A continued trend of racial disparities among police stops has also persisted, the report states. “The City and MPD have committed to conducting additional analyses to better understand what is driving those disparities, and where and why they are occurring,” it states. “The MPD is actively exploring options that will allow them to delve more deeply into their data and has secured funding from the city in their budget to do additional analysis.”
Some may point to crime rates in Milwaukee as a reason for high rates of stop and frisk encounters in minority communities. To the contrary, “an analysis of the ratio of frisk rates to crime rates by district shows that when accounting for relative crime rates, officers conduct frisks more often in Black and Hispanic/Latino neighborhoods than in white neighborhoods,” the report states. “Overall, we find racial and ethnic disparities in traffic stops, field interviews, non-action encounters, and frisks conducted by MPD, with robust disparities in police encounters with Black residents compared to white residents of Milwaukee.”
According to MPD’s online crime data, homicide cases for the year through Sunday (Sept. 24) are down by 22% compared to last year, after increasing 11% from 2021 to 2022. While rape cases are up 2% and robbery cases have increased 3%, human trafficking cases have more than doubled, soaring 108%. Overall, however, crime in the city between 2022 and 2023 appears to have dropped by 12%. The rate of non-fatal shootings, has increased by 4%, and carjackings have increased 7% over last year. Meanwhile, according to Milwaukee County’s overdose dashboard, there have been just over 5,500 non-fatal drug overdoses so far this year. So far, 623 county residents have lost their lives to a drug overdose as compared to a total of 648 last year.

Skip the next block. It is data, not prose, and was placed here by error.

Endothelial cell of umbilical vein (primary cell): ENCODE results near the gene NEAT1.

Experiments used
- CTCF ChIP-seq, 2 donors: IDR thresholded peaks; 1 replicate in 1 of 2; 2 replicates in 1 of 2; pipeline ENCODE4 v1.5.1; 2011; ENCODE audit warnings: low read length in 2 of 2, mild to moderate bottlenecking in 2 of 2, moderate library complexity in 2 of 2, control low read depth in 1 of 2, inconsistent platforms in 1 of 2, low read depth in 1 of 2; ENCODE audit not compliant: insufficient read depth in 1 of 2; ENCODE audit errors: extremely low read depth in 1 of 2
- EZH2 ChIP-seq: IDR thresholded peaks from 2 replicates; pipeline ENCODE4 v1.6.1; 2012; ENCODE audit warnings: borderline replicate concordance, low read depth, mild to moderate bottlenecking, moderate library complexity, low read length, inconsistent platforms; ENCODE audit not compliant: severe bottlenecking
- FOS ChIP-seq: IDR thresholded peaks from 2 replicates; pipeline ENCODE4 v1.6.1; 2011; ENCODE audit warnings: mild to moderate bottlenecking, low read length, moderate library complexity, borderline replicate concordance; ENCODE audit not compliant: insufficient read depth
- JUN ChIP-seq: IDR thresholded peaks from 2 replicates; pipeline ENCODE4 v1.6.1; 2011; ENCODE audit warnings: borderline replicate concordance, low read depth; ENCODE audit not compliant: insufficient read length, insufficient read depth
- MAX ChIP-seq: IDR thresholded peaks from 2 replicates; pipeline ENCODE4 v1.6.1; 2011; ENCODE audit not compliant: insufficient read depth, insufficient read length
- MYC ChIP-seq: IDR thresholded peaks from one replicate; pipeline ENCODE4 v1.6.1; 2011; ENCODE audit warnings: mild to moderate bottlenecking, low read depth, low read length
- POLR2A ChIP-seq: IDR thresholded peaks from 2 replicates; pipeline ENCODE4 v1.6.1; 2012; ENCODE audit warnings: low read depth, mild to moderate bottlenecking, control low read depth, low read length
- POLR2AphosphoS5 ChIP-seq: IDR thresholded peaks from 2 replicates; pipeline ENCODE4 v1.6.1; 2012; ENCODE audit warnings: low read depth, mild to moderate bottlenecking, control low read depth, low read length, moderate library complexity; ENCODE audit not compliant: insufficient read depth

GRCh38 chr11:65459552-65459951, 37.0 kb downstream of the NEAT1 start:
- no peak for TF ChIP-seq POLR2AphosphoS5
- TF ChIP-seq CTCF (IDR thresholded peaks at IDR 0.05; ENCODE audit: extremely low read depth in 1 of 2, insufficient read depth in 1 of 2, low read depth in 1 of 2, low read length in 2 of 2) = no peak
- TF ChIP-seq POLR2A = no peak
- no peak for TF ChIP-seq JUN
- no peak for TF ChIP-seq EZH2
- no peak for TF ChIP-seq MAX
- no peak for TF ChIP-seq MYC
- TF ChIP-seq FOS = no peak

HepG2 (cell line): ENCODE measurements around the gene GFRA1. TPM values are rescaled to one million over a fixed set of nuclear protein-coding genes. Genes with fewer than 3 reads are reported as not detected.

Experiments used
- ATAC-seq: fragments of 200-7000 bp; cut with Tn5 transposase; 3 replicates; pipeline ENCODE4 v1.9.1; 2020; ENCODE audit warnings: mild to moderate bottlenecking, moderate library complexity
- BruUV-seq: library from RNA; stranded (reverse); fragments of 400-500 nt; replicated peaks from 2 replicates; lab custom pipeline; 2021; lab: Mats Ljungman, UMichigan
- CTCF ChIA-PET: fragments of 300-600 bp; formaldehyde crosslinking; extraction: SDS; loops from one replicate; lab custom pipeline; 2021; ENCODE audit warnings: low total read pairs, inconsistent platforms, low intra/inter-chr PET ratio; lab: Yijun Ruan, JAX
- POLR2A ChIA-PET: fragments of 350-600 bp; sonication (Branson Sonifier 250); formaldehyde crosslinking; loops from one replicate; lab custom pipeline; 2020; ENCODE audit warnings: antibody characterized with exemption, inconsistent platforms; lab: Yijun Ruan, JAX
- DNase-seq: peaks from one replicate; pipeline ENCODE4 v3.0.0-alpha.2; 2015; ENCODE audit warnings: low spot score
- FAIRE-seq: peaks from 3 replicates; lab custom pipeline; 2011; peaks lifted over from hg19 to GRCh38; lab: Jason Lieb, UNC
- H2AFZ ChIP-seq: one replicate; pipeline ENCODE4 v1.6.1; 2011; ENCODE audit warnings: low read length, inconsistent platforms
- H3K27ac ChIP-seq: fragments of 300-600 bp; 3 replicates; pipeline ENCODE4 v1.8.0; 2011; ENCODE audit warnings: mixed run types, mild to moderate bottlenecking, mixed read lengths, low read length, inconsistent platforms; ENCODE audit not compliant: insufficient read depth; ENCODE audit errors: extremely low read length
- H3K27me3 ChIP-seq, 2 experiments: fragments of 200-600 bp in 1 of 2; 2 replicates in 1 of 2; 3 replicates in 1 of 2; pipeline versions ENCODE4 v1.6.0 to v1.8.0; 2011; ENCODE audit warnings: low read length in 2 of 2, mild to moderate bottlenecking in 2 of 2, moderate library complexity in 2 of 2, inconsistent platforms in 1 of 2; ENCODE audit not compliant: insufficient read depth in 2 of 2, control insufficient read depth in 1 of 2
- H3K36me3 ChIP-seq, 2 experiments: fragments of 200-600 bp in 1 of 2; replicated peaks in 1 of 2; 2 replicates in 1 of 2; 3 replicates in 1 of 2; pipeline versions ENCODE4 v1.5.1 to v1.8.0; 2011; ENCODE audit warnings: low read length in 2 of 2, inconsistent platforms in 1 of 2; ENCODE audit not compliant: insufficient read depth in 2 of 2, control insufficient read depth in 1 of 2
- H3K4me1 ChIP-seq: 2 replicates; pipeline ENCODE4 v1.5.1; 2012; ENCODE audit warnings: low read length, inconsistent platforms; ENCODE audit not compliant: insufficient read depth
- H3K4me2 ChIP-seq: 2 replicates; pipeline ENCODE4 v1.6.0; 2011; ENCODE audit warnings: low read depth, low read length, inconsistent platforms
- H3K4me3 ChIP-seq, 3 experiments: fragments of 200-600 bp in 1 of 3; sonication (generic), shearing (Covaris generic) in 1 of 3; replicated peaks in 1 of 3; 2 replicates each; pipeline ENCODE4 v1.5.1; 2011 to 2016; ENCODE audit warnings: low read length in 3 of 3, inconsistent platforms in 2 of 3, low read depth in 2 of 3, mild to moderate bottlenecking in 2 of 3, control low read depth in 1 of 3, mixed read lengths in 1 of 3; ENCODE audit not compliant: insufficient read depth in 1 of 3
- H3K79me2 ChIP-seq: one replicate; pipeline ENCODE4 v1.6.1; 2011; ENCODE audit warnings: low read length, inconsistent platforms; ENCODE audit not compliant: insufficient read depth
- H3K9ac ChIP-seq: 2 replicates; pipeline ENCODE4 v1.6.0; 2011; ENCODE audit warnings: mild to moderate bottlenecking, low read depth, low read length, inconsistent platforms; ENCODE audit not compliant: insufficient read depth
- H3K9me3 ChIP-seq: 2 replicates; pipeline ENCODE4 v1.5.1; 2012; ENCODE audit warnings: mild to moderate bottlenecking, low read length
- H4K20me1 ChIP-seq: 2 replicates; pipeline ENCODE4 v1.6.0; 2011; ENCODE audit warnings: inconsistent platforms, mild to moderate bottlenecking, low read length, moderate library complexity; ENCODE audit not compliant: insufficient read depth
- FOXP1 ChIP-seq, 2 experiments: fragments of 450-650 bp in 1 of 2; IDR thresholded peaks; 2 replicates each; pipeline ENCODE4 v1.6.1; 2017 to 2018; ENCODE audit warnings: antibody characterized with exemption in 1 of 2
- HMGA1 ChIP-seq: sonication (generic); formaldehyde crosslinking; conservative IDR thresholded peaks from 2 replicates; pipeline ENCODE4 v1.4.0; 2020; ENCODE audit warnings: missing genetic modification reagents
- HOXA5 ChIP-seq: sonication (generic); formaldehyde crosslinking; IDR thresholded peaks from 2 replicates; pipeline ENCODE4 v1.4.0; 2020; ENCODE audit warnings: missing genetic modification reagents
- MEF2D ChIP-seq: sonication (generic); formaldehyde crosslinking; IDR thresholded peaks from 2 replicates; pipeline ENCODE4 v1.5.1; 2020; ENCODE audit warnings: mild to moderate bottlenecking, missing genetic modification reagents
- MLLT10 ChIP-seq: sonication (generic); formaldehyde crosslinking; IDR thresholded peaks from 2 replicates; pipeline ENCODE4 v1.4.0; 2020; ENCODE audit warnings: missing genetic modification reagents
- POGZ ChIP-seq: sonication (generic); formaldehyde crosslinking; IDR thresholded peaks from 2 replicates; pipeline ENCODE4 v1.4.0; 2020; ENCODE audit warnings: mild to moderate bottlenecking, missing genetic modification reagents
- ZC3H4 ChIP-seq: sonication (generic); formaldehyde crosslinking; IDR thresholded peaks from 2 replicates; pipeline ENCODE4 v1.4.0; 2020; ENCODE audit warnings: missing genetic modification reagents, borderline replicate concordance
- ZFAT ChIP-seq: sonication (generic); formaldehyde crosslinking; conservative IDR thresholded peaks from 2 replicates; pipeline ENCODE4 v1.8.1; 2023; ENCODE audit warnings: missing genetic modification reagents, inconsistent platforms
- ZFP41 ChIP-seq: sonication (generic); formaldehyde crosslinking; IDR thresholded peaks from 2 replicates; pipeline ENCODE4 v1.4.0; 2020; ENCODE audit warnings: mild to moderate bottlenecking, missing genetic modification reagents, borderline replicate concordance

“Everyone deserves to be treated fairly and equally, no matter where we live or what we look like,” stated Olga Akselrod, senior staff attorney with the ACLU’s Racial Justice Project. Akselrod added that “when police stop us based on our race or ethnicity, it doesn’t make us any safer. Instead, these deeply-entrenched inequalities compound the damage done to communities the police are sworn to protect.”
While calling it “a positive step” to see the indicators of unconstitutional policing drop since the settlement was established, Akselrod concluded: “As we reach the fifth year of Collins, it remains clear that this settlement is still needed.”
In November, the ACLU will launch a “Know Your Rights Tour,” which will feature trainings around Milwaukee to educate residents about their rights when interacting with police. The trainings will have a particular focus on Black youth in the city.
Dr. Melinda Brennan, executive director of the ACLU of Wisconsin, said the settlement will “persist until the City reaches full compliance.” Brennan stated that, “we can work toward preventing harm – and not merely responding after the fact – by addressing root causes of crime and investing in proven solutions, like affordable housing, mental health services and economic opportunity.”